FIG. 11 is a plot illustrating an input and eight cascaded output responses of an exemplary eight delay element anti-glitch circuit of FIGS. 9A and 9B, wherein eight phase correction steps per update are provided in accordance with an aspect of the present invention.

FIGS. 12A and 12B are plots of the transient response of a CDR circuit when 8 steps are taken simultaneously using an exemplary implementation of the present invention.

FIGS. 12C and 12D are plots of the transient response of a CDR circuit when 8 steps are taken simultaneously without using an exemplary implementation of the present invention.

FIG. 13 is a plot of the phase change response of the output clocks of an exemplary CDR circuit with and without the implementation of the present invention.

FIG. 14 is a flow diagram illustrating a method of clock and data recovery using a CDR circuit having a digitally programmable bandwidth and tracking capability in accordance with an aspect of the present invention.

FIG. 15 is a flow diagram illustrating a method of preventing clock glitching during an interpolator update in accordance with an aspect of the present invention.

DETAILED DESCRIPTION OF THE INVENTION

The present invention will now be described with respect to the accompanying drawings in which like numbered elements represent like parts. The figures provided herewith and the accompanying descriptions of the figures are merely provided for illustrative purposes. One of ordinary skill in the art should realize, based on the instant description, other implementations and methods for fabricating the devices and structures illustrated in the figures and in the following description.

The present invention facilitates clock and data recovery for serial data streams by providing a mechanism that can be employed to maintain a fixed tracking capability of an interpolator based CDR circuit at multiple data rates. The present invention further provides a wide data rate range CDR circuit, yet uses an interpolator design optimized for a fixed frequency. The invention employs a rate programmable divider circuit that operates over a wide range of clock and data rates to provide various frequencies of output clocks to properly generate retimed data and recovered clocks from a clock generator such as a voltage controlled oscillator (VCO) operating at a fixed clock frequency. The divider and a finite state machine (FSM) of the exemplary CDR circuit are manually programmed based on the data rate. Alternately, the data rate may be detected from a recovered serial data stream during CDR operations (on-the-fly) utilizing a frequency detection circuit to automatically program the divider and FSM to provide CDR circuit operation at the nearest base clock rate.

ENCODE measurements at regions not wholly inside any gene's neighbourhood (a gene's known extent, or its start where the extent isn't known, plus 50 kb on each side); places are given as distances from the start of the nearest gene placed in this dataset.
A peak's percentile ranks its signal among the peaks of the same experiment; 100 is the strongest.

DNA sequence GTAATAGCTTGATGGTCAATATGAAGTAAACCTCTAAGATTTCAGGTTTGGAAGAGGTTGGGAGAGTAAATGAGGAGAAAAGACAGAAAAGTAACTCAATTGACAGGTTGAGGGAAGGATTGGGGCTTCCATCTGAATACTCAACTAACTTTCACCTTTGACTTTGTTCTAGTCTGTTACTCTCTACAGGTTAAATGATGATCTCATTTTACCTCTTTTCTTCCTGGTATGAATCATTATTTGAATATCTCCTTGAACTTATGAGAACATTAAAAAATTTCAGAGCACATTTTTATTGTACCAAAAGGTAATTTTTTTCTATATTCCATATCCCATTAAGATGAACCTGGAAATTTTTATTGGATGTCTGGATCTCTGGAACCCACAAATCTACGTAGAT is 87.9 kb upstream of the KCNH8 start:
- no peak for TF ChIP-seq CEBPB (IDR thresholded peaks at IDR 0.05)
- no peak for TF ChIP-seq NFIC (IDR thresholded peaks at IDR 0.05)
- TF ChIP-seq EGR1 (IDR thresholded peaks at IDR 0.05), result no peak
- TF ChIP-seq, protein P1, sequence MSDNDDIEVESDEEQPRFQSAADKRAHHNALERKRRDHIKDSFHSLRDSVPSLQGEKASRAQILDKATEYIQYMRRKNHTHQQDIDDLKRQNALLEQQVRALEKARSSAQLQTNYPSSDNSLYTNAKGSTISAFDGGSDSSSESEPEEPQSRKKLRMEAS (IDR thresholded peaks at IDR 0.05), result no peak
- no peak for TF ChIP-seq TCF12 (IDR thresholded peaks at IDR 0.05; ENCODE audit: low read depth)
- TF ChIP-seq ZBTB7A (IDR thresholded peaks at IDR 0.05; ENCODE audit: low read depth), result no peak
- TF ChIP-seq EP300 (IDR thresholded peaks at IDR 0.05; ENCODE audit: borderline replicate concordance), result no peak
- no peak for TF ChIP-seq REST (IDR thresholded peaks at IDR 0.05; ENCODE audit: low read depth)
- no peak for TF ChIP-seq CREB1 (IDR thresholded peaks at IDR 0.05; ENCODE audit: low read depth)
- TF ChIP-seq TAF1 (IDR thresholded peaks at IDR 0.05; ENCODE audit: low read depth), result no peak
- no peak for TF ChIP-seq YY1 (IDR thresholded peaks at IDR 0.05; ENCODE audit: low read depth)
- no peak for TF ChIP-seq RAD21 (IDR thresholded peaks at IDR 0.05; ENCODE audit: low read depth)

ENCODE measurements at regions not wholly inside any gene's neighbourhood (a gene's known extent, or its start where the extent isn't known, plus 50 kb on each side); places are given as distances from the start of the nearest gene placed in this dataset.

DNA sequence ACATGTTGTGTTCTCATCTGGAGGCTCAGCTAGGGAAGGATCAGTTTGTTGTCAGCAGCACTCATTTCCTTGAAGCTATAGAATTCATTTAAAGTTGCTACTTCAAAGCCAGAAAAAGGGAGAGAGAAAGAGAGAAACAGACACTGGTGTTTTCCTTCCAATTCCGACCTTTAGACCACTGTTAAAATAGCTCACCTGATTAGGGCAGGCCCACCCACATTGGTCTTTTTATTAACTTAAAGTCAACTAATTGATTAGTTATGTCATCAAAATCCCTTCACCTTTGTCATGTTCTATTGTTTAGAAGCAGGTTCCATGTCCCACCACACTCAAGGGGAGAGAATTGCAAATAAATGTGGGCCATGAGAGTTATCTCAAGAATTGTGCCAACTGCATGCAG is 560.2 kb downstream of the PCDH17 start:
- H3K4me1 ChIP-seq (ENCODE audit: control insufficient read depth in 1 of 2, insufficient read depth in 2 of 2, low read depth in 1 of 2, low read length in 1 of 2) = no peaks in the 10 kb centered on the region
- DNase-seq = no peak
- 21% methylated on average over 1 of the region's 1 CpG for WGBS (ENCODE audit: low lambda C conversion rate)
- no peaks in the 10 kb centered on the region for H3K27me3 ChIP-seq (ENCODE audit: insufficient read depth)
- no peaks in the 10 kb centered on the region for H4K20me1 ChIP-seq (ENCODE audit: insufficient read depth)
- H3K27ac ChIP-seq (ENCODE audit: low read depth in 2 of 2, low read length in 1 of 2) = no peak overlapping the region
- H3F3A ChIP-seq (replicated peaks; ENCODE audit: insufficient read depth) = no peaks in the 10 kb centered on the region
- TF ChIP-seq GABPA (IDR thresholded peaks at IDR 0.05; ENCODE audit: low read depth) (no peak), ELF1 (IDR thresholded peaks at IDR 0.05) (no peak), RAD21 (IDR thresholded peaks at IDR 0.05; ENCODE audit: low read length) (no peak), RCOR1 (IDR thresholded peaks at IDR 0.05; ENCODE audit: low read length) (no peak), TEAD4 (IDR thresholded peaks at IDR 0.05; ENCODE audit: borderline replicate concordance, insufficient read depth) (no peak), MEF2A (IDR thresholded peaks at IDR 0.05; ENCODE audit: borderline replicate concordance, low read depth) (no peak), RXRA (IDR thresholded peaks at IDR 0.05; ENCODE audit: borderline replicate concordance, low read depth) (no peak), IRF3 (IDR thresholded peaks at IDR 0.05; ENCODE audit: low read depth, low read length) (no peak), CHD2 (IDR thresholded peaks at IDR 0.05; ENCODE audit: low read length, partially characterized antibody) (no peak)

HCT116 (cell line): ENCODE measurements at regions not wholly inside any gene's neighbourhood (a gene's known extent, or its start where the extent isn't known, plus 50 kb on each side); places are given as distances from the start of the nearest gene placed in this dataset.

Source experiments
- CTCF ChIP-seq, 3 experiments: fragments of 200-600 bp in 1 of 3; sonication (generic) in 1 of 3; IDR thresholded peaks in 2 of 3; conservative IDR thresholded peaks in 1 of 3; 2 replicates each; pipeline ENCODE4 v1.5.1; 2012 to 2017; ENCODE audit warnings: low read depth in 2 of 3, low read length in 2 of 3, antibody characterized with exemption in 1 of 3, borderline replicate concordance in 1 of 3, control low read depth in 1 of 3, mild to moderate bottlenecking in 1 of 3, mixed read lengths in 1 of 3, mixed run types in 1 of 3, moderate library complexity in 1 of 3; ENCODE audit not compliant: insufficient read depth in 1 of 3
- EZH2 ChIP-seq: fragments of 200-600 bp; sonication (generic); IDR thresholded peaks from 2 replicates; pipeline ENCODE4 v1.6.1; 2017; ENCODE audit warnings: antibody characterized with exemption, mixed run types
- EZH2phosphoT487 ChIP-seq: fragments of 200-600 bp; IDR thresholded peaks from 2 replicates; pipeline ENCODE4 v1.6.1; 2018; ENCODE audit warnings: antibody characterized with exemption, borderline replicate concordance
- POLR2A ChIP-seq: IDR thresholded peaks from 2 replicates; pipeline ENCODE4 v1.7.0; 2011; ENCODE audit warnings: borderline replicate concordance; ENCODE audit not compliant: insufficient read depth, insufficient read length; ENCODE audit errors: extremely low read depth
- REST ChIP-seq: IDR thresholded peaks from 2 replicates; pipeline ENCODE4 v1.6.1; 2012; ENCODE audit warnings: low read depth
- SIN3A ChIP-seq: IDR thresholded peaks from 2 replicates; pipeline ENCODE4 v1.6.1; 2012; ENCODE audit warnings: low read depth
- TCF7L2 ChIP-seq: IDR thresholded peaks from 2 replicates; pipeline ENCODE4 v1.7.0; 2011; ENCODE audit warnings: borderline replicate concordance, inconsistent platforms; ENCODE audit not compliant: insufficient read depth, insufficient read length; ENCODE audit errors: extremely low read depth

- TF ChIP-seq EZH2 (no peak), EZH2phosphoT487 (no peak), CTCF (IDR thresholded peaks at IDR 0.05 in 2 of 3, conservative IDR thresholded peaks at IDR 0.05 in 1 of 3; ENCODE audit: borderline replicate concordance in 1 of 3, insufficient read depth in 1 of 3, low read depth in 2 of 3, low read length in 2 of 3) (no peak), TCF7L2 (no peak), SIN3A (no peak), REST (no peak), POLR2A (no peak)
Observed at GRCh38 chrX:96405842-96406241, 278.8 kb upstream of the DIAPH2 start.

FIG. 3A illustrates an exemplary CDR system 300, in which several aspects of the current invention may be accomplished. A received serial data stream 310 enters a receiver (e.g., or transceiver) 315 and outputs a buffered serial data stream 317 into a CDR circuit 320. Alternatively, the serial data stream can directly enter the CDR circuit 320. A phase generator 325 generates a local clock signal(s) running at approximately the same frequency as the transmitter clock utilized to initially generate the received serial data stream 310. The phase generator 325 produces multiple phases 328 (e.g., 4 or 8 phases) of the clock signal which are supplied to the CDR circuit 320.

The clock phases 328 of the example, together with the received data stream 317 are input to the CDR circuit 320, which is operable to obtain a recovered clock and recovered data 330. The recovered clock and data 330 can then be provided to an electronic or computer device for further processing.

A data recovery component 321 samples and detects data stream transition(s) of the received serial data stream 310 and obtains the recovered data therefrom. A clock recovery component 322 is operable to recover one or more clocks associated with the recovered data. Although the data recovery component 321 and the clock recovery component 322 are illustrated separately in FIG. 3A, these components can share common components and circuits, such as for maintaining a fixed tracking capability of an interpolator based CDR circuit at multiple data rates or maintaining a substantially constant circuit bandwidth. The clock recovery component 322 also generates update signals 331 to the phase generator based on the timing between the recovered data and recovered clock.